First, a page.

Fresh Water for everyone



Since 2014 scientists have been pursuing the concept that water exists hundreds of miles below us in a material called RINGWOODITE. 2014 is when a diamond from a Brazilian diamond mine was shown to have a tiny but visible speck of the material as an occlusion. Prior to that finding, ringwoodite materials had been found in meteorite debris and synthesized in the laboratory. Ringwoodite is a blue, gemlike material made of magnesium silicate (Mg2SiO4) that in theory has an attraction for hydrogen. It starts out as a green-colored mineral called Peridot that is exposed to seawater and indescribably high pressures to form ringwoodite with drops of water in it. Drawings of the water cycle now show ocean water leaking through fissures in the bottom of the oceans and then returning through other fissures by convection currents along with ringwoodite being expelled through volcanic eruptions.

The capture of fresh water from this natural process or by drilling so deeply may not be needed however, because THIS WATER HAS ALREADY BEEN FOUND.

A brilliant scientist/engineer/geologist/hydrologist named Stephen Riess found this newly formed, infantile, or primary water in copious amounts almost 100 years ago. He was born in Bavaria in the late 1800’s and educated in their finest technical schools. After emigrating to the U.S. in his 20s, he became an active mining engineer and geologist traveling worldwide for large firms. Because of a youthful encounter with wells in Germany and then his later mine experiences, he theorized that water was being constantly formed deep within the earth, that it was under tremendous pressure, and that this pressure was driving the newly formed water up toward the earth’s crust through fissures where, within reason, it could be accessed.

Because of his geology background, Mr. Riess further theorized that the fissures would be near mountains and mesas that had erupted through the surface and that the chemistry of the rocks adjacent to eruptions would further signify their presence. In the 1940’s he began advising people where to drill. One well required drilling 500 feet through solid granite and 450 feet beyond, but success was achieved. Upon partially retiring in the 70’s he could point to 800 success stories worldwide including Israel and Saudi Arabia. Much of his work was in southern California where he lived for decades and where he ran afoul of politicians over the development of waterways to transport water long distances vs. the drilling of local wells. This in turn caused various scientific, academic, and business entities dependent on public funding to discredit him. The ever-present go-along-to-get-along philosophy prevailed against the man and his theories backed by actual successes.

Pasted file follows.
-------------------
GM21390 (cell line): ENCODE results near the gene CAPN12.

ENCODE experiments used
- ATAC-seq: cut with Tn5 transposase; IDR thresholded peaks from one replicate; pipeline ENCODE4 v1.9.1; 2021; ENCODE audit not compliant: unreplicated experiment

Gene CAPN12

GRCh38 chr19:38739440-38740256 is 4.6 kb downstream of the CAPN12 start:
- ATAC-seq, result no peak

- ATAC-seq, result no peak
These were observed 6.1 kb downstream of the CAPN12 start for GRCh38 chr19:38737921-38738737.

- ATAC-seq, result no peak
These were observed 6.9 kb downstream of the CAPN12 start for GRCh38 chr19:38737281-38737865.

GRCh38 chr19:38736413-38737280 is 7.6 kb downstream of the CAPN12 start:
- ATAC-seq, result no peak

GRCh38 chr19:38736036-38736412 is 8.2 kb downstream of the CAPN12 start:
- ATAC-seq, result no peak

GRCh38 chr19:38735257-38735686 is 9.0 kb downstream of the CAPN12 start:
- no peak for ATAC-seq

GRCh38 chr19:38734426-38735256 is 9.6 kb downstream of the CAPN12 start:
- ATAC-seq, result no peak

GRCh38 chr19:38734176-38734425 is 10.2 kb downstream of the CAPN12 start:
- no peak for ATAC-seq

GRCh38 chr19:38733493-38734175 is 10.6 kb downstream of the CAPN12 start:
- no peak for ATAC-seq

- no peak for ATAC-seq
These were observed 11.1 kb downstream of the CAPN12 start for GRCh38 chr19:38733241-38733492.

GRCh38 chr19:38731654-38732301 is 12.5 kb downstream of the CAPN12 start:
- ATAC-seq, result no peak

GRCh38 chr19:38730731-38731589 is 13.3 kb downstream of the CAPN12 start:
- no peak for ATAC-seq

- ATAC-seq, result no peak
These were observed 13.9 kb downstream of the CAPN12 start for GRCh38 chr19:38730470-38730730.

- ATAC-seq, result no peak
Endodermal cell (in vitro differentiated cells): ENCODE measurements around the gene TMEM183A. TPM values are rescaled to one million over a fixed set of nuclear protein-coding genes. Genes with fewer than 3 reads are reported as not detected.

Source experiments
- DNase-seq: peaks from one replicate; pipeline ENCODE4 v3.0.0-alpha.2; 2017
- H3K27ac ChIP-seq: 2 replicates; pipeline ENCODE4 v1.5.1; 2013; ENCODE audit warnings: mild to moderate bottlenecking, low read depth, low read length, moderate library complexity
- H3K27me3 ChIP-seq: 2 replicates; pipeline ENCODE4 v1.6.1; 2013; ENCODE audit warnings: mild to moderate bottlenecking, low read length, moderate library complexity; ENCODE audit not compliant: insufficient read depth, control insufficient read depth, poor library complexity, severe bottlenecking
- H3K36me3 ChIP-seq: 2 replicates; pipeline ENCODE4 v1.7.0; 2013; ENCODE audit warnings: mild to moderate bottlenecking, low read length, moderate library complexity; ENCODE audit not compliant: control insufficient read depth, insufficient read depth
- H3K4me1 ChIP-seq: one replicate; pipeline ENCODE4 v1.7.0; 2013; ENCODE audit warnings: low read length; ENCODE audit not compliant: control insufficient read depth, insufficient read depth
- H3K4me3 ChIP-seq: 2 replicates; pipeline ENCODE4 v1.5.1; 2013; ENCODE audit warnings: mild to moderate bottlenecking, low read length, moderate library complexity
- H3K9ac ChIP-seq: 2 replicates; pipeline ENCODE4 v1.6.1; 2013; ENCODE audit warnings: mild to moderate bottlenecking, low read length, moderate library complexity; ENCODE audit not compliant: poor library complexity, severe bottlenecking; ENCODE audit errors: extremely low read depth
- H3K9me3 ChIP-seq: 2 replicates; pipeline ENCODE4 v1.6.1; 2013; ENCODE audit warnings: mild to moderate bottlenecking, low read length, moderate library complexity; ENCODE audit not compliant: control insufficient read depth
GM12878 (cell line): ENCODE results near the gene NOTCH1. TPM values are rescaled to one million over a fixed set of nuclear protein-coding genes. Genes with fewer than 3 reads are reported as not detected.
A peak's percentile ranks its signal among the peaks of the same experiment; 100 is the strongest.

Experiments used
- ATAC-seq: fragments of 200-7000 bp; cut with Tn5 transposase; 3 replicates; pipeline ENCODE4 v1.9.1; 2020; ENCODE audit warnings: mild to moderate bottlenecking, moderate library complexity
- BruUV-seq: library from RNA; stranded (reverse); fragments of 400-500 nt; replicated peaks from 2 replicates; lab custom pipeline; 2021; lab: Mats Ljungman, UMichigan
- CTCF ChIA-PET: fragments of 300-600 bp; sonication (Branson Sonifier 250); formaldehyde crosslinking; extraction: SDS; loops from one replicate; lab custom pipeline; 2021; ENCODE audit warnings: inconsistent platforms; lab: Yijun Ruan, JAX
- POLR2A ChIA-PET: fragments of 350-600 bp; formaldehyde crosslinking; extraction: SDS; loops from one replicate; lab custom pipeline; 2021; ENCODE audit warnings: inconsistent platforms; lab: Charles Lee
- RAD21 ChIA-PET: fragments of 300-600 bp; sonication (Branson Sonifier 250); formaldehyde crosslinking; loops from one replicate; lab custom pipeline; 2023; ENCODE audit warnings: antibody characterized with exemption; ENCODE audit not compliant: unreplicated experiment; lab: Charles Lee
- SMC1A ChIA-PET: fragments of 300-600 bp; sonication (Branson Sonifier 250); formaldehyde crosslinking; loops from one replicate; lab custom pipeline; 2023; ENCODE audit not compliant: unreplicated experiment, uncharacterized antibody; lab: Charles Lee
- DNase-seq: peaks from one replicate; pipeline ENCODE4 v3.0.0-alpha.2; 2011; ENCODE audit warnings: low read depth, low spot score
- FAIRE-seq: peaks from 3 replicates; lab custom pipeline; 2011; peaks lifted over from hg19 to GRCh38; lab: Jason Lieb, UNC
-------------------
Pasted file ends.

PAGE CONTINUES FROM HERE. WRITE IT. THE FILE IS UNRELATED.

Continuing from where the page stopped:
In 1960, a multi-disciplined engineer/author Michael H. Salzman wrote a book titled New Water for A Thirsty World about the work of Mr. Riess. He apparently had met the scientist and reviewed his notes because he uses the principles of water chemistry, advanced physics, geochemistry, petrology, physical chemistry, mineralogy, crystallography, and structural geology to validate the theories expressed by Mr. Riess. The book has been out of print for decades, but online certified scans are available at modest prices. It is in a textbook format with numerous references. Shortly before his death in 1985, Mr. Riess was interviewed twice on film where he detailed his theory and offered that he had copious notes on his theories and activities. These rather lengthy interviews are online in YouTube format by simply googling Stephan Riess. In them, he gives information on how his theories developed, how they need to be applied, and their successful application. They also display the sincerity of the man.

Modern drilling equipment and processes learned and developed for the oil and natural gas industries should make access to these water sources much easier than when Mr. Riess was assisting in developing productive primary water wells. The water obtained to date was of varying quality relative to its mineral content (TDS). This happens because the region where water is formed is below the level where oxidation can take place and the water is pure but as it accumulates in crevices and pockets it reacts with minerals and as a universal solvent, dissolves many. Minimal treatment may be needed for agricultural use because of brackishness but none of the wells produced anything approaching sea water quality.

A web search shows no signs of any enterprise or country exploring for this primary water. With the world requirement for fresh water for agricultural and human consumption ever increasing while simultaneously existing sources are diminishing, renewal of following the lead of Stephan Riess could be a lifesaver. Somehow his story must be spread worldwide with renewed optimism until it captures the imagination of an entrepreneur.  We cannot rely on the 2014 science project.


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